The immune system was identified as a protective factor during infectious diseases over a century ago. Current definitions and textbook information are still largely influenced by these early observations, and the immune system is commonly presented as a defence machinery. However, host defence is only one manifestation of the immune system’s overall function in the maintenance of tissue homeostasis and system integrity. In fact, the immune system is integral part of fundamental physiological processes such as development, reproduction and wound healing, and a close crosstalk between the immune system and other body systems such as metabolism, the central nervous system and the cardiovascular system is evident. Research and medical professionals in an expanding range of areas start to recognise the implications of the immune system in their respective fields.
This chapter provides a brief historical perspective on how our understanding of the immune system has evolved from a defence system to an overarching surveillance machinery to maintain tissue integrity. Current perspectives on the non-defence functions of classical immune cells and factors will also be discussed.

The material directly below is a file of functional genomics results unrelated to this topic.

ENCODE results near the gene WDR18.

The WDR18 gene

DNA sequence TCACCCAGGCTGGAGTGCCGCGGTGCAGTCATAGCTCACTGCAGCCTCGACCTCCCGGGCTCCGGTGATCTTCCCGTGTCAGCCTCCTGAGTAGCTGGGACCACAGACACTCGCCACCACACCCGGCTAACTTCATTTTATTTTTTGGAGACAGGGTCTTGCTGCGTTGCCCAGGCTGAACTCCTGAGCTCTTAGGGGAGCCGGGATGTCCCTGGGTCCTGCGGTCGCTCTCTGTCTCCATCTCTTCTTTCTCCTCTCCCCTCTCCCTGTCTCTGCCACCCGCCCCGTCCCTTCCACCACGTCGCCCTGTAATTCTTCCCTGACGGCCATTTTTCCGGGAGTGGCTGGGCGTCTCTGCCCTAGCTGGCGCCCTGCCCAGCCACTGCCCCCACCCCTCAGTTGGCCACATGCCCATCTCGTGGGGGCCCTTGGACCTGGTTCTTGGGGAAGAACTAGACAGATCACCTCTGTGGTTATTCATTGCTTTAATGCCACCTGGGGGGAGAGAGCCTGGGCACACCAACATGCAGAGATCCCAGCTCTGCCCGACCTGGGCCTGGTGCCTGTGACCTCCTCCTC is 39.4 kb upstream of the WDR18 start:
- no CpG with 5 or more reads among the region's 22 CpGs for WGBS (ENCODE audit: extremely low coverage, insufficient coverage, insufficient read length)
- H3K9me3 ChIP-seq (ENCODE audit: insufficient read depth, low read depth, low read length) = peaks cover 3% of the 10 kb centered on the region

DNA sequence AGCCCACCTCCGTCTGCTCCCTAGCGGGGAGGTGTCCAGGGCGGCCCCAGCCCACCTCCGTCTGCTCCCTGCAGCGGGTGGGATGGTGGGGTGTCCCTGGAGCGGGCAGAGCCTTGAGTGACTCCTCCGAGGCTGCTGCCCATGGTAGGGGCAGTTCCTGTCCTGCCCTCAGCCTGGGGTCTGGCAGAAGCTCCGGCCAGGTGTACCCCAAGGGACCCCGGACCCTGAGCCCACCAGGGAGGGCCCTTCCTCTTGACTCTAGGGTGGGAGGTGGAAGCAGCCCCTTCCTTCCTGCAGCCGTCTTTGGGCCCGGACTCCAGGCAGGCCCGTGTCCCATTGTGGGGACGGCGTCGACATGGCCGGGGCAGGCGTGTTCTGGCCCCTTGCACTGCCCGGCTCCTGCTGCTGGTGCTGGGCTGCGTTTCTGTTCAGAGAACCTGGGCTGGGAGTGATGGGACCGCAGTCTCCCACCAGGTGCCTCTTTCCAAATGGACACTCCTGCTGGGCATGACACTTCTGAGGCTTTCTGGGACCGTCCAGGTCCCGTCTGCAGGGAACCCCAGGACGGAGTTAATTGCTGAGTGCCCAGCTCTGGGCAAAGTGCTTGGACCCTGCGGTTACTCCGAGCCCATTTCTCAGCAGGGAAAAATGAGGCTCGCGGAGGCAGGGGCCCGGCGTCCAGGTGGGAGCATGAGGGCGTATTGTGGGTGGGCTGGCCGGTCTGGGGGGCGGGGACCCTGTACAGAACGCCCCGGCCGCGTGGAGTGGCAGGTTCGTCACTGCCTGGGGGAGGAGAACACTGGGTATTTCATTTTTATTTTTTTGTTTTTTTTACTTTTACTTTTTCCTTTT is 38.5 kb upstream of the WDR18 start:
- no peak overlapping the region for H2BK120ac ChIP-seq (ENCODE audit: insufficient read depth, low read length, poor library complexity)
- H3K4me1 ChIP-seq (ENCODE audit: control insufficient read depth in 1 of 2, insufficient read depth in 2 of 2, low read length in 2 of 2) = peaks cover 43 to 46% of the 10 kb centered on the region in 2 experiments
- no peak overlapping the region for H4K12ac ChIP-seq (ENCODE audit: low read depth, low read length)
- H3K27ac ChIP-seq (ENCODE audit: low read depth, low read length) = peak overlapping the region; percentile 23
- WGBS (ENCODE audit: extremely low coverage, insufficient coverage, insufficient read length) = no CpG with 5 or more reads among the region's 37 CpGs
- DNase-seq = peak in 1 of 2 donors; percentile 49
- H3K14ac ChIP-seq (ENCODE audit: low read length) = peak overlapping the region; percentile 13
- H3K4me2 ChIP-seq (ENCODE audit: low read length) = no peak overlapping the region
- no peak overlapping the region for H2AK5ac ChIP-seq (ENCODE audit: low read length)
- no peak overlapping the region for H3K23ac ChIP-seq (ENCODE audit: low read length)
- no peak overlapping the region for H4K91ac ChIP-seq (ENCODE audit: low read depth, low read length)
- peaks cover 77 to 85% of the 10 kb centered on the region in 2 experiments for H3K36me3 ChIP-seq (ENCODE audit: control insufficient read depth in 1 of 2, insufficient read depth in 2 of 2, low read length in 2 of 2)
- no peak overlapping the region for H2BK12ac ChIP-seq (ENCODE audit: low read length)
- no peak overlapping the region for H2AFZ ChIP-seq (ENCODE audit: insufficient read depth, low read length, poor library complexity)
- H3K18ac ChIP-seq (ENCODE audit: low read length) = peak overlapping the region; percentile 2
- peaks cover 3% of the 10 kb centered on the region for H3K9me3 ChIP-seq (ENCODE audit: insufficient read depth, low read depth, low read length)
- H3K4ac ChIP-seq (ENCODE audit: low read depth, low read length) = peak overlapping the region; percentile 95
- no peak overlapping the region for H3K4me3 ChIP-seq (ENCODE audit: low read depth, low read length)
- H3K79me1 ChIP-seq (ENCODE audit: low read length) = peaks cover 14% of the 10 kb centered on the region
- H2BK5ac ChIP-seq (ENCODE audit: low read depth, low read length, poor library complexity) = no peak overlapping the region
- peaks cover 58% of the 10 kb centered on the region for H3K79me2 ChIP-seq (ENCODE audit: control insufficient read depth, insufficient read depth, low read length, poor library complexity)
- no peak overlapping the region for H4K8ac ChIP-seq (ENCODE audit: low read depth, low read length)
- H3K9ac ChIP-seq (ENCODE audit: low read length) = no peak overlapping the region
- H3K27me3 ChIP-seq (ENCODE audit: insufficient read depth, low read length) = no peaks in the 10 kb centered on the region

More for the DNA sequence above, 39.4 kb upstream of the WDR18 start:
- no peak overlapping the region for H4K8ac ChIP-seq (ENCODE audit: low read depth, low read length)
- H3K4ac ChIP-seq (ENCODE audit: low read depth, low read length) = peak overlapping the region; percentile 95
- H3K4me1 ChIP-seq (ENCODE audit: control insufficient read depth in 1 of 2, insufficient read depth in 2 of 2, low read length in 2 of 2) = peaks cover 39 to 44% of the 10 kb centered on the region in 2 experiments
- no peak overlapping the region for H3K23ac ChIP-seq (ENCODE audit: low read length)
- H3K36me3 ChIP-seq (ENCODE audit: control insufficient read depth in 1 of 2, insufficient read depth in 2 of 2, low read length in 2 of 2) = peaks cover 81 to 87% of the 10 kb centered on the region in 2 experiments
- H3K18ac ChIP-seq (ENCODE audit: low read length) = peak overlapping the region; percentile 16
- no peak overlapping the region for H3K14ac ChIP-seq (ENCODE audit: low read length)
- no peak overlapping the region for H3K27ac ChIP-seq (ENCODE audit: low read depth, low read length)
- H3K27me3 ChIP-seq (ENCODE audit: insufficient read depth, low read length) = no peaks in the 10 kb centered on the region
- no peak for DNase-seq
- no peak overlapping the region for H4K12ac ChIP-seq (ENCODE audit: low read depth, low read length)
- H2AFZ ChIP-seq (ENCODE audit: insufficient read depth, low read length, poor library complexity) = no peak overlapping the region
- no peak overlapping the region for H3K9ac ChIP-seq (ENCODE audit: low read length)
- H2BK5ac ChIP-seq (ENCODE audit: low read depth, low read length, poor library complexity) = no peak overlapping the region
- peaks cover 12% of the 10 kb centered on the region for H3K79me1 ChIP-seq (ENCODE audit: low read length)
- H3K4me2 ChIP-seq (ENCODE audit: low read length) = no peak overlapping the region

- Immune system
- ‘Danger hypothesis’
- ‘Tissue integrity’
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Sattler, S. (2017). The Role of the Immune System Beyond the Fight Against Infection. In: Sattler, S., Kennedy-Lydon, T. (eds) The Immunology of Cardiovascular Homeostasis and Pathology. Advances in Experimental Medicine and Biology, vol 1003. Springer, Cham. https://doi.org/10.1007/978-3-319-57613-8_1
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